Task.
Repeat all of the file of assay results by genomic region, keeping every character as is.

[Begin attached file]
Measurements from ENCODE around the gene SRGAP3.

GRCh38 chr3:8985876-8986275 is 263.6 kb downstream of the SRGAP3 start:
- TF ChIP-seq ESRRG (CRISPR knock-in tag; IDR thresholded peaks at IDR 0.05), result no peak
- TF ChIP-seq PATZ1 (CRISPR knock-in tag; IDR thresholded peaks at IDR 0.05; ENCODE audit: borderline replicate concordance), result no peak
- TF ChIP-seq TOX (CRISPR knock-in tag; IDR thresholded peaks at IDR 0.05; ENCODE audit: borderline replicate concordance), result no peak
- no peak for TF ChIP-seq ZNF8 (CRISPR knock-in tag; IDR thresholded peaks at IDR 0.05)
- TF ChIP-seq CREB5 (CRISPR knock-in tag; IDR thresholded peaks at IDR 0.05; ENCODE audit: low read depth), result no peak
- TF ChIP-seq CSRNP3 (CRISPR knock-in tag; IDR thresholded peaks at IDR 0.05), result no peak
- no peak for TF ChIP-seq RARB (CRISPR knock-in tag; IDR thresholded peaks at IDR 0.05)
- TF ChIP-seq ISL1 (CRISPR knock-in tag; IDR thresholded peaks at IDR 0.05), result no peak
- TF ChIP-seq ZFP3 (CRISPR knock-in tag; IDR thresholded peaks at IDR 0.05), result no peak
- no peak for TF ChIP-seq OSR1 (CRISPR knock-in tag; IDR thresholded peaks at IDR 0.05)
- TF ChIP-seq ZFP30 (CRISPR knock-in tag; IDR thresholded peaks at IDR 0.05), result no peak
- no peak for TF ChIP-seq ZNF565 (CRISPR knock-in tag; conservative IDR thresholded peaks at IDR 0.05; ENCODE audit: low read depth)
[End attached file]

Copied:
Measurements from ENCODE around the gene SRGAP3.

GRCh38 chr3:8985876-8986275 is 263.6 kb downstream of the SRGAP3 start:
- TF ChIP-seq ESRRG (CRISPR knock-in tag; IDR thresholded peaks at IDR 0.05), result no peak
- TF ChIP-seq PATZ1 (CRISPR knock-in tag; IDR thresholded peaks at IDR 0.05; ENCODE audit: borderline replicate concordance), result no peak
- TF ChIP-seq TOX (CRISPR knock-in tag; IDR thresholded peaks at IDR 0.05; ENCODE audit: borderline replicate concordance), result no peak
- no peak for TF ChIP-seq ZNF8 (CRISPR knock-in tag; IDR thresholded peaks at IDR 0.05)
- TF ChIP-seq CREB5 (CRISPR knock-in tag; IDR thresholded peaks at IDR 0.05; ENCODE audit: low read depth), result no peak
- TF ChIP-seq CSRNP3 (CRISPR knock-in tag; IDR thresholded peaks at IDR 0.05), result no peak
- no peak for TF ChIP-seq RARB (CRISPR knock-in tag; IDR thresholded peaks at IDR 0.05)
- TF ChIP-seq ISL1 (CRISPR knock-in tag; IDR thresholded peaks at IDR 0.05), result no peak
- TF ChIP-seq ZFP3 (CRISPR knock-in tag; IDR thresholded peaks at IDR 0.05), result no peak
- no peak for TF ChIP-seq OSR1 (CRISPR knock-in tag; IDR thresholded peaks at IDR 0.05)
- TF ChIP-seq ZFP30 (CRISPR knock-in tag; IDR thresholded peaks at IDR 0.05), result no peak
- no peak for TF ChIP-seq ZNF565 (CRISPR knock-in tag; conservative IDR thresholded peaks at IDR 0.05; ENCODE audit: low read depth)